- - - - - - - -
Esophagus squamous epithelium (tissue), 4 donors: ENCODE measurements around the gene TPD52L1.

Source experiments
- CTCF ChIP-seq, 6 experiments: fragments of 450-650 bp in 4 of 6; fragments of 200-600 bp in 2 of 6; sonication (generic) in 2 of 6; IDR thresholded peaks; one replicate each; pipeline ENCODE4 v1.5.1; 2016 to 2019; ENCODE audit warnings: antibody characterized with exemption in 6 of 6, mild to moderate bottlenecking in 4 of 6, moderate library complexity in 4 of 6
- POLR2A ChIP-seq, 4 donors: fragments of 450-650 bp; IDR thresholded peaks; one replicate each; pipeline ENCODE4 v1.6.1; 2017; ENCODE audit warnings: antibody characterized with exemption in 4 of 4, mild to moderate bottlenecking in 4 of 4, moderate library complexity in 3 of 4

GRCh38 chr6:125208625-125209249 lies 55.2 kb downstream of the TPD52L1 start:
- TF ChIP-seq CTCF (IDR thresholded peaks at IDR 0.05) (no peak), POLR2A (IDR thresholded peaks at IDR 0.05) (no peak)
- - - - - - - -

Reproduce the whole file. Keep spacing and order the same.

Esophagus squamous epithelium (tissue), 4 donors: ENCODE measurements around the gene TPD52L1.

Source experiments
- CTCF ChIP-seq, 6 experiments: fragments of 450-650 bp in 4 of 6; fragments of 200-600 bp in 2 of 6; sonication (generic) in 2 of 6; IDR thresholded peaks; one replicate each; pipeline ENCODE4 v1.5.1; 2016 to 2019; ENCODE audit warnings: antibody characterized with exemption in 6 of 6, mild to moderate bottlenecking in 4 of 6, moderate library complexity in 4 of 6
- POLR2A ChIP-seq, 4 donors: fragments of 450-650 bp; IDR thresholded peaks; one replicate each; pipeline ENCODE4 v1.6.1; 2017; ENCODE audit warnings: antibody characterized with exemption in 4 of 4, mild to moderate bottlenecking in 4 of 4, moderate library complexity in 3 of 4

GRCh38 chr6:125208625-125209249 lies 55.2 kb downstream of the TPD52L1 start:
- TF ChIP-seq CTCF (IDR thresholded peaks at IDR 0.05) (no peak), POLR2A (IDR thresholded peaks at IDR 0.05) (no peak)